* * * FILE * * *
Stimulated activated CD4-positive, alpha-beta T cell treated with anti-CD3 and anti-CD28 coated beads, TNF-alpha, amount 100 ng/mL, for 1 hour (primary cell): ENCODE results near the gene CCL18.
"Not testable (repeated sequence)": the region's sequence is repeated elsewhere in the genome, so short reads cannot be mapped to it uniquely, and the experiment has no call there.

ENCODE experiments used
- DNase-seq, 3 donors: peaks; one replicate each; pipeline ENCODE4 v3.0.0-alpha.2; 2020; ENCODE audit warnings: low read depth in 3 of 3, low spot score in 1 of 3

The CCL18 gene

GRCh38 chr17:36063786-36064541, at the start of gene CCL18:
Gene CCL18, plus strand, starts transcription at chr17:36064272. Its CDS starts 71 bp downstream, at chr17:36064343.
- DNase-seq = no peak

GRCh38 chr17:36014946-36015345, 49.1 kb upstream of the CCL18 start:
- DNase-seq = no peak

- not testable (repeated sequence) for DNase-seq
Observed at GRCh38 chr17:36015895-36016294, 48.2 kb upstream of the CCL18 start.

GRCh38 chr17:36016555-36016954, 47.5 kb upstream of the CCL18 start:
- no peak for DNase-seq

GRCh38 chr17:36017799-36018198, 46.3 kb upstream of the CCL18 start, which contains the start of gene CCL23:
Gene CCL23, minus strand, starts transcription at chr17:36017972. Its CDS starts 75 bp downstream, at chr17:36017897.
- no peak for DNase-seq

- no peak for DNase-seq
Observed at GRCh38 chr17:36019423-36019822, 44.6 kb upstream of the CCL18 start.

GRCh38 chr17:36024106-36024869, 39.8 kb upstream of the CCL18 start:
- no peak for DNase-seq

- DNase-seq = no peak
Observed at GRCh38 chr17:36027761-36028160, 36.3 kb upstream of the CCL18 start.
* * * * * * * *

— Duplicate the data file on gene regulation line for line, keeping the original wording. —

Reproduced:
Stimulated activated CD4-positive, alpha-beta T cell treated with anti-CD3 and anti-CD28 coated beads, TNF-alpha, amount 100 ng/mL, for 1 hour (primary cell): ENCODE results near the gene CCL18.
"Not testable (repeated sequence)": the region's sequence is repeated elsewhere in the genome, so short reads cannot be mapped to it uniquely, and the experiment has no call there.

ENCODE experiments used
- DNase-seq, 3 donors: peaks; one replicate each; pipeline ENCODE4 v3.0.0-alpha.2; 2020; ENCODE audit warnings: low read depth in 3 of 3, low spot score in 1 of 3

The CCL18 gene

GRCh38 chr17:36063786-36064541, at the start of gene CCL18:
Gene CCL18, plus strand, starts transcription at chr17:36064272. Its CDS starts 71 bp downstream, at chr17:36064343.
- DNase-seq = no peak

GRCh38 chr17:36014946-36015345, 49.1 kb upstream of the CCL18 start:
- DNase-seq = no peak

- not testable (repeated sequence) for DNase-seq
Observed at GRCh38 chr17:36015895-36016294, 48.2 kb upstream of the CCL18 start.

GRCh38 chr17:36016555-36016954, 47.5 kb upstream of the CCL18 start:
- no peak for DNase-seq

GRCh38 chr17:36017799-36018198, 46.3 kb upstream of the CCL18 start, which contains the start of gene CCL23:
Gene CCL23, minus strand, starts transcription at chr17:36017972. Its CDS starts 75 bp downstream, at chr17:36017897.
- no peak for DNase-seq

- no peak for DNase-seq
Observed at GRCh38 chr17:36019423-36019822, 44.6 kb upstream of the CCL18 start.

GRCh38 chr17:36024106-36024869, 39.8 kb upstream of the CCL18 start:
- no peak for DNase-seq

- DNase-seq = no peak
Observed at GRCh38 chr17:36027761-36028160, 36.3 kb upstream of the CCL18 start.